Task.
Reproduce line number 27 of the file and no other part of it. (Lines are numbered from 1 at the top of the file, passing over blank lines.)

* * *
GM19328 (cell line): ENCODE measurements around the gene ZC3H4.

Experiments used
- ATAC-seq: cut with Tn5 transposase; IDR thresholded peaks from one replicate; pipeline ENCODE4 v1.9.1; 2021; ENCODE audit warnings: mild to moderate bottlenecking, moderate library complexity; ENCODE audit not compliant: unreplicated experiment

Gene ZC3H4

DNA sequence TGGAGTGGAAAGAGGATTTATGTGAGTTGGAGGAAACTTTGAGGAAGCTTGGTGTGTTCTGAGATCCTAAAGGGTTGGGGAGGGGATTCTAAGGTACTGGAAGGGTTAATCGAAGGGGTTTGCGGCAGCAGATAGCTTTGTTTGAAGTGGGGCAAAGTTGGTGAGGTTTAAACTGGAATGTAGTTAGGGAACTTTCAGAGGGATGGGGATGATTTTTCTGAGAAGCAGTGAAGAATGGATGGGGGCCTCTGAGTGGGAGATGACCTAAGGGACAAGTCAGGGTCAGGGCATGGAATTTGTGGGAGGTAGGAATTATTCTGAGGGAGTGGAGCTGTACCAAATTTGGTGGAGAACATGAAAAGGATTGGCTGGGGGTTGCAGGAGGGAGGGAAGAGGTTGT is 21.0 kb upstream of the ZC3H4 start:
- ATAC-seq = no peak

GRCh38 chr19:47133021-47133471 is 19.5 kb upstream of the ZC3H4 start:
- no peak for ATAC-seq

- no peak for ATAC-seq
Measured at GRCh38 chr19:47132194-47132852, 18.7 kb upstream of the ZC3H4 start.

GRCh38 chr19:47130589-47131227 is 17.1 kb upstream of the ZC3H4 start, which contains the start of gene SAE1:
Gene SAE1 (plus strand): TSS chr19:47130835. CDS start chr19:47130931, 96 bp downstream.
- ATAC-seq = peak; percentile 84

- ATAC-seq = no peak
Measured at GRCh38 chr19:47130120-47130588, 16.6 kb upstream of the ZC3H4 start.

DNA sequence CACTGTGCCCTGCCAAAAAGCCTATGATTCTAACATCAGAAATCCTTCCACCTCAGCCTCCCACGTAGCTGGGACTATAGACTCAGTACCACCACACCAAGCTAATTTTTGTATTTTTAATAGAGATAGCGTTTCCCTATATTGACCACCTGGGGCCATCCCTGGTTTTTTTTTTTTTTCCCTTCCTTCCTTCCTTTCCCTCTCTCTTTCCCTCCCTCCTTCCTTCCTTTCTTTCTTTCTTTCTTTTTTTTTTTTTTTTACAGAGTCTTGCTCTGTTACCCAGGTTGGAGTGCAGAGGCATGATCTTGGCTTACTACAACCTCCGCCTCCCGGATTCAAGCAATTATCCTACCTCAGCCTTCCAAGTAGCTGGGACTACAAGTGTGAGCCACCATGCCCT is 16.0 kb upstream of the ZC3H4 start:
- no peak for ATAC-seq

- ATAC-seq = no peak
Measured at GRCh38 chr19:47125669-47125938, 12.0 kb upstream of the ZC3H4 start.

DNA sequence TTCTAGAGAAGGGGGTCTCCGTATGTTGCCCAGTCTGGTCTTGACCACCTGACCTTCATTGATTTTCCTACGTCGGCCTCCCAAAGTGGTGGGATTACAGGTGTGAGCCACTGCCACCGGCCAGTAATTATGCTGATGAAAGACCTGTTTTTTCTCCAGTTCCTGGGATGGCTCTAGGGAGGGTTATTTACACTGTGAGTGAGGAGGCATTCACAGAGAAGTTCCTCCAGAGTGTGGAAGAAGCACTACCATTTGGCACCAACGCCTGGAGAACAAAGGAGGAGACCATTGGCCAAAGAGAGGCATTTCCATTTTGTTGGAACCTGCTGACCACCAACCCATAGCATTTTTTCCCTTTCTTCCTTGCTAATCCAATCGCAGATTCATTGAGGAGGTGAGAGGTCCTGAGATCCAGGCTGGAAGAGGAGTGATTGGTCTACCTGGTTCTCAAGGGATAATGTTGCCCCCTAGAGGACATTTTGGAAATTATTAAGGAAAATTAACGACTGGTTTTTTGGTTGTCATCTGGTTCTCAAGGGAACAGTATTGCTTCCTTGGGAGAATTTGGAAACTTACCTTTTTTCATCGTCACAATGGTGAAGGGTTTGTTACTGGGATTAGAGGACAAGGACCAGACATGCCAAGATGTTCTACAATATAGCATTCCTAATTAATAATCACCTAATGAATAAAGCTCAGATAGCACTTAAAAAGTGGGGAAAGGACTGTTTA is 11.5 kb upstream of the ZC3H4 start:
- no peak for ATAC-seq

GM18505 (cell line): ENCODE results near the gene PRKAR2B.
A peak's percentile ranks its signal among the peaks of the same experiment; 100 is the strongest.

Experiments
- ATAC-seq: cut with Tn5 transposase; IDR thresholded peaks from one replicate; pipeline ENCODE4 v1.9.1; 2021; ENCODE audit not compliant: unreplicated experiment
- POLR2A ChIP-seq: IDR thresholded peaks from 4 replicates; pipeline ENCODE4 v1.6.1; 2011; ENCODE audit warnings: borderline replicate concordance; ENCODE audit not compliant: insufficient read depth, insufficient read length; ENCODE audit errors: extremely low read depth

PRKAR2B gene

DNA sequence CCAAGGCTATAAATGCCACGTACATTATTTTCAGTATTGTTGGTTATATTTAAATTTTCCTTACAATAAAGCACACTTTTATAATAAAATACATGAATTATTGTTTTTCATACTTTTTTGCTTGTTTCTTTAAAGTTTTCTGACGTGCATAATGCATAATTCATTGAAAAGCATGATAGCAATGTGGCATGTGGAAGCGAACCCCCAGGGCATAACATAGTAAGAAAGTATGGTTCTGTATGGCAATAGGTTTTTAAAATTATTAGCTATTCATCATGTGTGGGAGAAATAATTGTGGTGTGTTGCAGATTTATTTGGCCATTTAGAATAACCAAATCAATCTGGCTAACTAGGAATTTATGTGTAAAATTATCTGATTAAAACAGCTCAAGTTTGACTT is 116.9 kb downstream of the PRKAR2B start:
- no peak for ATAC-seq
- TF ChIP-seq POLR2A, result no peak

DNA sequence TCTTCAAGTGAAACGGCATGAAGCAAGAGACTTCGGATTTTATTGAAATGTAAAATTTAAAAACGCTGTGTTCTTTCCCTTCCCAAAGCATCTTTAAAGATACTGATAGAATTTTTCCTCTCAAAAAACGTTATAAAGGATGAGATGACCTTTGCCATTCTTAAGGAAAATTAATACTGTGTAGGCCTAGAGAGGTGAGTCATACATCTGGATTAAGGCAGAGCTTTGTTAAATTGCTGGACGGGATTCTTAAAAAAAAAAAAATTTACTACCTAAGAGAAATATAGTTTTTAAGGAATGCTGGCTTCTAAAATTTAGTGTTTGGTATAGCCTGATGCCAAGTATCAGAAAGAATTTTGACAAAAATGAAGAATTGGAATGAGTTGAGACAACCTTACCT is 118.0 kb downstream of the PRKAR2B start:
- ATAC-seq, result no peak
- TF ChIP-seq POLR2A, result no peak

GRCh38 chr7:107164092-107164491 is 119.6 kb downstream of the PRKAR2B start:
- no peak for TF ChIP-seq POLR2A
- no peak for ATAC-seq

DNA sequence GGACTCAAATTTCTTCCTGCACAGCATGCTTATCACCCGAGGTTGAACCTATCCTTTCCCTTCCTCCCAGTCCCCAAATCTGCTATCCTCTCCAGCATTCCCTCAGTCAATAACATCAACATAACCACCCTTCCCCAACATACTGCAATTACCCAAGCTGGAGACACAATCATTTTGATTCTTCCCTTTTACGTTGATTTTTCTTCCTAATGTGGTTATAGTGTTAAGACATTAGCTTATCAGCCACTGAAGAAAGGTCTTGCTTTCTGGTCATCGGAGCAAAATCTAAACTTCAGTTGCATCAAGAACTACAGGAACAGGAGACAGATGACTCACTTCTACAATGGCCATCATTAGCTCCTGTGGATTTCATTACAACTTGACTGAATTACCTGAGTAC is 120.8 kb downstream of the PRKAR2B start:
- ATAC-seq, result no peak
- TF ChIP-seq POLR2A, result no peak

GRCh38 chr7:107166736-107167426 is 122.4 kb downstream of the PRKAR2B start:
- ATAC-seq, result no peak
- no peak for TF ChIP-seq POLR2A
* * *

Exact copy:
PRKAR2B gene